Have you been by the Old Courthouse to see this photography by Virginie Kippelen?
“People forget but the landscape remembers.” – English photographer Simon Norfolk
This new body of work shades the light on the history of a place – the former granite quarries at the Davidson-Arabia Mountain Nature Preserve in Lithonia, Georgia- and explores the intricate layers that have shaped its existence.
Arabia Mountain is an intriguing place: it is granite monadnock, an isolated and exposed rock hill, one of the few found in Georgia. It has a unique topography and geology which allow unusual plants to thrive. Decades of stone extraction have shaped it distinctively and have created man-made walls. Yet after the quarry closed and the surrounding land was eventually preserved in the 1970s, the walls have returned to their natural state. In my eyes, they provide both a testament to the industrial past of this land and a beautiful metaphor for the resilience of nature.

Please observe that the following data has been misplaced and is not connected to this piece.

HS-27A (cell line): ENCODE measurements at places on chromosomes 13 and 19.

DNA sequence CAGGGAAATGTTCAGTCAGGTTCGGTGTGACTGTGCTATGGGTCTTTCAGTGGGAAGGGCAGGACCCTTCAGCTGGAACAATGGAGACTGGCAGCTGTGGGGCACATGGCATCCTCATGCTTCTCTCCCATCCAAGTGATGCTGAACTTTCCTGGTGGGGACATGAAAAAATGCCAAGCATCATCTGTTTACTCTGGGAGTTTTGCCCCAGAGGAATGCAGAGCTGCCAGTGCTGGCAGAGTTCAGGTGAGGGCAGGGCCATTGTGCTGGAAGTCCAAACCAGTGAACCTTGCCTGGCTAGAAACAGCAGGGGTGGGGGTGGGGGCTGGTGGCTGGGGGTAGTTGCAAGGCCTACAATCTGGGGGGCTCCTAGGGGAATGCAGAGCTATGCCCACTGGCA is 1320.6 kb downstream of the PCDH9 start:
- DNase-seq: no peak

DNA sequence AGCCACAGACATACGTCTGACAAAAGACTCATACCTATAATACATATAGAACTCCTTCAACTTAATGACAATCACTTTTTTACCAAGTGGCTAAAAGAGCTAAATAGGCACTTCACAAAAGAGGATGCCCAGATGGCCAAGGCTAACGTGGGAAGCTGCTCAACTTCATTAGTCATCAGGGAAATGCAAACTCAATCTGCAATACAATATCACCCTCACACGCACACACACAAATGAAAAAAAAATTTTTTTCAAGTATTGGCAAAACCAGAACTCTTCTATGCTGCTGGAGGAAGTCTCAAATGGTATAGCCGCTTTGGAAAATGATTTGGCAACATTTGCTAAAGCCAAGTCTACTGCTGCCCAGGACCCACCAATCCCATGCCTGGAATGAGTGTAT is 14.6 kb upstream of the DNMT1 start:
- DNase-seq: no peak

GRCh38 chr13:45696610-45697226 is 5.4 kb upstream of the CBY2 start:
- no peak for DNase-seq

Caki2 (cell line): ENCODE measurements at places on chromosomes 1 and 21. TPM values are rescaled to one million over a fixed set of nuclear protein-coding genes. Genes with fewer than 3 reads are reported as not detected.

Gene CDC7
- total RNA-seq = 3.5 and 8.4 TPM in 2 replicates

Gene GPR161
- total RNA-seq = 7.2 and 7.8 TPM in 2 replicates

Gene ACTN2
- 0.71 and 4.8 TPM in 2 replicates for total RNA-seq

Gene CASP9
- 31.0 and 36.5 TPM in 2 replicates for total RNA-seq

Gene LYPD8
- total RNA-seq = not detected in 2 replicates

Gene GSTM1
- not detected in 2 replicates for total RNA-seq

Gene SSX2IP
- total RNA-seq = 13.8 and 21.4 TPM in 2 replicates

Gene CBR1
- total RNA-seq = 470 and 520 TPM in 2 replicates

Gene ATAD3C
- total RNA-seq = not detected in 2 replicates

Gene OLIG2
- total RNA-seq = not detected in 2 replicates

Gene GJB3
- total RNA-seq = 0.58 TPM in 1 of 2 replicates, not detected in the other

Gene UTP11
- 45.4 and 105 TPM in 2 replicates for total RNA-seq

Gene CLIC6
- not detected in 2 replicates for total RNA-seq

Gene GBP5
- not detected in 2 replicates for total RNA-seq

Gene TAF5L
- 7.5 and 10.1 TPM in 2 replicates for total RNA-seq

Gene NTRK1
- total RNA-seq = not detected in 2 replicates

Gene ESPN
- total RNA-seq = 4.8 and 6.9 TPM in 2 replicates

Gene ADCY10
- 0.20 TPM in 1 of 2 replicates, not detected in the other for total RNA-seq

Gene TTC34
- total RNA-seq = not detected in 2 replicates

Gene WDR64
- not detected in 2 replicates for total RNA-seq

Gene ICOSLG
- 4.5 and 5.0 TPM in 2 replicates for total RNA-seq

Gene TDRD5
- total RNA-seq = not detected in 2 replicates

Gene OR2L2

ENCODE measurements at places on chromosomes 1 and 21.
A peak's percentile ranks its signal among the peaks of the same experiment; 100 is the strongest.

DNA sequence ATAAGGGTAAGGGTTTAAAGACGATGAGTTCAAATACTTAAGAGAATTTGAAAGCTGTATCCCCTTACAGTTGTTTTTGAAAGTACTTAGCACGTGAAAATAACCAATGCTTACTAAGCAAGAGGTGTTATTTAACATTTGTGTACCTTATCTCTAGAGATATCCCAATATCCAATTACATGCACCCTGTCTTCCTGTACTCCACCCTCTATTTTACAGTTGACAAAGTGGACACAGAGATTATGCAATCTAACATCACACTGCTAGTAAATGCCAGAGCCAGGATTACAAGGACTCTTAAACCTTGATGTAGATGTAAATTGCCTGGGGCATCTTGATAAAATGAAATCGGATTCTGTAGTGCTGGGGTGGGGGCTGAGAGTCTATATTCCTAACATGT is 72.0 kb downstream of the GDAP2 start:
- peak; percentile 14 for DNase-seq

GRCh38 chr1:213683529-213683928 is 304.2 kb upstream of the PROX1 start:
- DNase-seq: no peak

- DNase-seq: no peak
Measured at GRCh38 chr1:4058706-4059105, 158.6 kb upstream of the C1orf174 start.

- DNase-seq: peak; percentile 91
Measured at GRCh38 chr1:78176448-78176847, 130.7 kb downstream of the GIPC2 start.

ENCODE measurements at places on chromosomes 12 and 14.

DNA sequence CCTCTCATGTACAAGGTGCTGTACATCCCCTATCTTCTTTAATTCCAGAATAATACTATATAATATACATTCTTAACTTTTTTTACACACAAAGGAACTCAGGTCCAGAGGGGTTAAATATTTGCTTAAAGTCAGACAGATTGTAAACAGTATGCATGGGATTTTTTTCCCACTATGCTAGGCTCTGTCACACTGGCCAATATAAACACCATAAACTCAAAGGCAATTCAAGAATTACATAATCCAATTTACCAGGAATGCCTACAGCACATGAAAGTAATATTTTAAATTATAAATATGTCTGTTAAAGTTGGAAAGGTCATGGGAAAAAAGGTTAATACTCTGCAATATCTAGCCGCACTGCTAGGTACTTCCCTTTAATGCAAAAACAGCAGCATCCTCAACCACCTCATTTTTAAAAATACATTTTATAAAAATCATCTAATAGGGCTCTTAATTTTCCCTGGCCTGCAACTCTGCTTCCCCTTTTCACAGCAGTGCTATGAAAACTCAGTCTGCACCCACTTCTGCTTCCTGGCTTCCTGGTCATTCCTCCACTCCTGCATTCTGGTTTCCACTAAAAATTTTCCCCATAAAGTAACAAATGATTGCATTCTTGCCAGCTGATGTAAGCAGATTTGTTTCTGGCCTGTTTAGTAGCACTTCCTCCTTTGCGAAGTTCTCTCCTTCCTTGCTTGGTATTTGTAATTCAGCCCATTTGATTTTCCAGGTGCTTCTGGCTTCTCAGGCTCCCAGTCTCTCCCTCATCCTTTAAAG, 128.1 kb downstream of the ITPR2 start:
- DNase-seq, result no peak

While composing my images, I intentionally framed the massive granite walls so that they fill the visual space, leaving viewers no choice but to face their intriguing beauty and to contemplate the subtle nuances of color, shape and texture that define them.
You can see this work at the DeKalb History Center, open Monday through Friday, 10 a.m. to 4 p.m.
Virginie Drujon-Kippelen is a writer, photographer, and multimedia producer working in editorial, portrait, and commercial photography. Originally from France, she moved to the United States in 1991 and earned a Masters’ degree in print journalism from the University of Arizona. Drujon-Kippelen is currently based in Atlanta, Georgia and has worked as a Photo Editor at CNN.com. Her editorial photos have been featured in the New York Times; Her personal body of work investigates the contemporary landscape and our perception of nature in the urban environment.